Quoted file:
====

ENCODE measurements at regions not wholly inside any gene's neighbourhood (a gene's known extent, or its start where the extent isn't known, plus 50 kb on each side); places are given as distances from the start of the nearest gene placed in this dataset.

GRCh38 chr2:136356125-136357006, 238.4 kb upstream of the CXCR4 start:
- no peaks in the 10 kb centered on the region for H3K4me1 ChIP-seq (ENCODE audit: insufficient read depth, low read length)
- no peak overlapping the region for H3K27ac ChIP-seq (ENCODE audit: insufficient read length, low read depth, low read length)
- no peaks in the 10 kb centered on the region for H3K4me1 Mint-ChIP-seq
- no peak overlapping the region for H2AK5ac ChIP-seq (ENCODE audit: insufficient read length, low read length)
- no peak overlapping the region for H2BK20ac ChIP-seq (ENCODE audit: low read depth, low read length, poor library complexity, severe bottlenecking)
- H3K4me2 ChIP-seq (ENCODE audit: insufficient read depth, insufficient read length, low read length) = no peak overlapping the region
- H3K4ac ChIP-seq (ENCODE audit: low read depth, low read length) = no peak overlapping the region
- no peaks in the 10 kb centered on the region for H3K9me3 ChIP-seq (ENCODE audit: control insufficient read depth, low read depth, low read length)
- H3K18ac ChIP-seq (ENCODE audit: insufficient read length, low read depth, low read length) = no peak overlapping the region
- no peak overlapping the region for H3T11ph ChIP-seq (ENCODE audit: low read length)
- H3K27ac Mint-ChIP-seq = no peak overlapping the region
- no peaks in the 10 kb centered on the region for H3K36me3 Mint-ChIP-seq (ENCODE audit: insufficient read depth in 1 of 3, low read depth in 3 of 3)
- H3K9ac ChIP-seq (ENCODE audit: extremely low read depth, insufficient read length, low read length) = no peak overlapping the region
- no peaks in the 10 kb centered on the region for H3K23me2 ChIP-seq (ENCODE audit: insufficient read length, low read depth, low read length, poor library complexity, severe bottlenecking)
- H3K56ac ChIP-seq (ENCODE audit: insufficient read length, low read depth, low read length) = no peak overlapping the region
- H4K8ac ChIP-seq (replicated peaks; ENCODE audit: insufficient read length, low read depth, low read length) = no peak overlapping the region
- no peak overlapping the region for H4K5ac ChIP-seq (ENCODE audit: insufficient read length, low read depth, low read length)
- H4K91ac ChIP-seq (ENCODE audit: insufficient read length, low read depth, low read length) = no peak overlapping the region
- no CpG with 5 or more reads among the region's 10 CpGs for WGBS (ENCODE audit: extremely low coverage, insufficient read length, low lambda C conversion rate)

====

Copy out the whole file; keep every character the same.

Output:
ENCODE measurements at regions not wholly inside any gene's neighbourhood (a gene's known extent, or its start where the extent isn't known, plus 50 kb on each side); places are given as distances from the start of the nearest gene placed in this dataset.

GRCh38 chr2:136356125-136357006, 238.4 kb upstream of the CXCR4 start:
- no peaks in the 10 kb centered on the region for H3K4me1 ChIP-seq (ENCODE audit: insufficient read depth, low read length)
- no peak overlapping the region for H3K27ac ChIP-seq (ENCODE audit: insufficient read length, low read depth, low read length)
- no peaks in the 10 kb centered on the region for H3K4me1 Mint-ChIP-seq
- no peak overlapping the region for H2AK5ac ChIP-seq (ENCODE audit: insufficient read length, low read length)
- no peak overlapping the region for H2BK20ac ChIP-seq (ENCODE audit: low read depth, low read length, poor library complexity, severe bottlenecking)
- H3K4me2 ChIP-seq (ENCODE audit: insufficient read depth, insufficient read length, low read length) = no peak overlapping the region
- H3K4ac ChIP-seq (ENCODE audit: low read depth, low read length) = no peak overlapping the region
- no peaks in the 10 kb centered on the region for H3K9me3 ChIP-seq (ENCODE audit: control insufficient read depth, low read depth, low read length)
- H3K18ac ChIP-seq (ENCODE audit: insufficient read length, low read depth, low read length) = no peak overlapping the region
- no peak overlapping the region for H3T11ph ChIP-seq (ENCODE audit: low read length)
- H3K27ac Mint-ChIP-seq = no peak overlapping the region
- no peaks in the 10 kb centered on the region for H3K36me3 Mint-ChIP-seq (ENCODE audit: insufficient read depth in 1 of 3, low read depth in 3 of 3)
- H3K9ac ChIP-seq (ENCODE audit: extremely low read depth, insufficient read length, low read length) = no peak overlapping the region
- no peaks in the 10 kb centered on the region for H3K23me2 ChIP-seq (ENCODE audit: insufficient read length, low read depth, low read length, poor library complexity, severe bottlenecking)
- H3K56ac ChIP-seq (ENCODE audit: insufficient read length, low read depth, low read length) = no peak overlapping the region
- H4K8ac ChIP-seq (replicated peaks; ENCODE audit: insufficient read length, low read depth, low read length) = no peak overlapping the region
- no peak overlapping the region for H4K5ac ChIP-seq (ENCODE audit: insufficient read length, low read depth, low read length)
- H4K91ac ChIP-seq (ENCODE audit: insufficient read length, low read depth, low read length) = no peak overlapping the region
- no CpG with 5 or more reads among the region's 10 CpGs for WGBS (ENCODE audit: extremely low coverage, insufficient read length, low lambda C conversion rate)